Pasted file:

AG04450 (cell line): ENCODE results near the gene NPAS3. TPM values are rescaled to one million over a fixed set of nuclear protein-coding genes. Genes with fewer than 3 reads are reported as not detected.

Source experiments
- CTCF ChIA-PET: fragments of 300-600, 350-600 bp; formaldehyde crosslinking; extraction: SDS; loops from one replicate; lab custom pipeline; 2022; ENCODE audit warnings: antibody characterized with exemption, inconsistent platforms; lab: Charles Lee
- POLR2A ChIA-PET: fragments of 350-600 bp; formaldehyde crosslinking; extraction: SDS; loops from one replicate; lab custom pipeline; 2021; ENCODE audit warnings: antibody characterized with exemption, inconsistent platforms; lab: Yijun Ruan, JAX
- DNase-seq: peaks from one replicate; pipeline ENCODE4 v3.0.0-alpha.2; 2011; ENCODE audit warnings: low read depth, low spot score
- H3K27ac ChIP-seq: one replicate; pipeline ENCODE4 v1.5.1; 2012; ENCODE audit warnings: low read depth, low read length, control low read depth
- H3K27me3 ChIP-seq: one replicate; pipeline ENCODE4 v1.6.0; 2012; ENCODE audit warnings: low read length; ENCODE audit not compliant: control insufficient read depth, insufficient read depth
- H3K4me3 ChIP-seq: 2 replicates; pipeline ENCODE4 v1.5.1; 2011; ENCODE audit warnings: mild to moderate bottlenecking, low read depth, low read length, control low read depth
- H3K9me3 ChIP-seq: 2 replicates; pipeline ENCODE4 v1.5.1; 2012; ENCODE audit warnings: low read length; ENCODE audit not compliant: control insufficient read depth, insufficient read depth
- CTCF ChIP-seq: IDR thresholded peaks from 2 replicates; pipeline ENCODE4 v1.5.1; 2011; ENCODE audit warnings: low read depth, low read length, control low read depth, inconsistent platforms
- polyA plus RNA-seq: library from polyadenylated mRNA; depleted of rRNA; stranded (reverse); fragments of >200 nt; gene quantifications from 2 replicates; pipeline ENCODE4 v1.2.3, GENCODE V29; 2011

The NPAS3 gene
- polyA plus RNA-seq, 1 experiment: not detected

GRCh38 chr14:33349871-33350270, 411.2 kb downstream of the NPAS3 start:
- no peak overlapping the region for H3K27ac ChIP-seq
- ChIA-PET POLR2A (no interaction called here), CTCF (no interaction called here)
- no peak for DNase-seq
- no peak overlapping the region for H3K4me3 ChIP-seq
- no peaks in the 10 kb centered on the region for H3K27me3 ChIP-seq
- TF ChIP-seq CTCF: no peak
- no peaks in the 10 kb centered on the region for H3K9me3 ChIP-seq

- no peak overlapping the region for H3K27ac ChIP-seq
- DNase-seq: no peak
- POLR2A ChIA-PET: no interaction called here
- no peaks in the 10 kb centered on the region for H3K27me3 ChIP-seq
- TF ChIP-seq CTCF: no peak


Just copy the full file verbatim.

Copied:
AG04450 (cell line): ENCODE results near the gene NPAS3. TPM values are rescaled to one million over a fixed set of nuclear protein-coding genes. Genes with fewer than 3 reads are reported as not detected.

Source experiments
- CTCF ChIA-PET: fragments of 300-600, 350-600 bp; formaldehyde crosslinking; extraction: SDS; loops from one replicate; lab custom pipeline; 2022; ENCODE audit warnings: antibody characterized with exemption, inconsistent platforms; lab: Charles Lee
- POLR2A ChIA-PET: fragments of 350-600 bp; formaldehyde crosslinking; extraction: SDS; loops from one replicate; lab custom pipeline; 2021; ENCODE audit warnings: antibody characterized with exemption, inconsistent platforms; lab: Yijun Ruan, JAX
- DNase-seq: peaks from one replicate; pipeline ENCODE4 v3.0.0-alpha.2; 2011; ENCODE audit warnings: low read depth, low spot score
- H3K27ac ChIP-seq: one replicate; pipeline ENCODE4 v1.5.1; 2012; ENCODE audit warnings: low read depth, low read length, control low read depth
- H3K27me3 ChIP-seq: one replicate; pipeline ENCODE4 v1.6.0; 2012; ENCODE audit warnings: low read length; ENCODE audit not compliant: control insufficient read depth, insufficient read depth
- H3K4me3 ChIP-seq: 2 replicates; pipeline ENCODE4 v1.5.1; 2011; ENCODE audit warnings: mild to moderate bottlenecking, low read depth, low read length, control low read depth
- H3K9me3 ChIP-seq: 2 replicates; pipeline ENCODE4 v1.5.1; 2012; ENCODE audit warnings: low read length; ENCODE audit not compliant: control insufficient read depth, insufficient read depth
- CTCF ChIP-seq: IDR thresholded peaks from 2 replicates; pipeline ENCODE4 v1.5.1; 2011; ENCODE audit warnings: low read depth, low read length, control low read depth, inconsistent platforms
- polyA plus RNA-seq: library from polyadenylated mRNA; depleted of rRNA; stranded (reverse); fragments of >200 nt; gene quantifications from 2 replicates; pipeline ENCODE4 v1.2.3, GENCODE V29; 2011

The NPAS3 gene
- polyA plus RNA-seq, 1 experiment: not detected

GRCh38 chr14:33349871-33350270, 411.2 kb downstream of the NPAS3 start:
- no peak overlapping the region for H3K27ac ChIP-seq
- ChIA-PET POLR2A (no interaction called here), CTCF (no interaction called here)
- no peak for DNase-seq
- no peak overlapping the region for H3K4me3 ChIP-seq
- no peaks in the 10 kb centered on the region for H3K27me3 ChIP-seq
- TF ChIP-seq CTCF: no peak
- no peaks in the 10 kb centered on the region for H3K9me3 ChIP-seq

- no peak overlapping the region for H3K27ac ChIP-seq
- DNase-seq: no peak
- POLR2A ChIA-PET: no interaction called here
- no peaks in the 10 kb centered on the region for H3K27me3 ChIP-seq
- TF ChIP-seq CTCF: no peak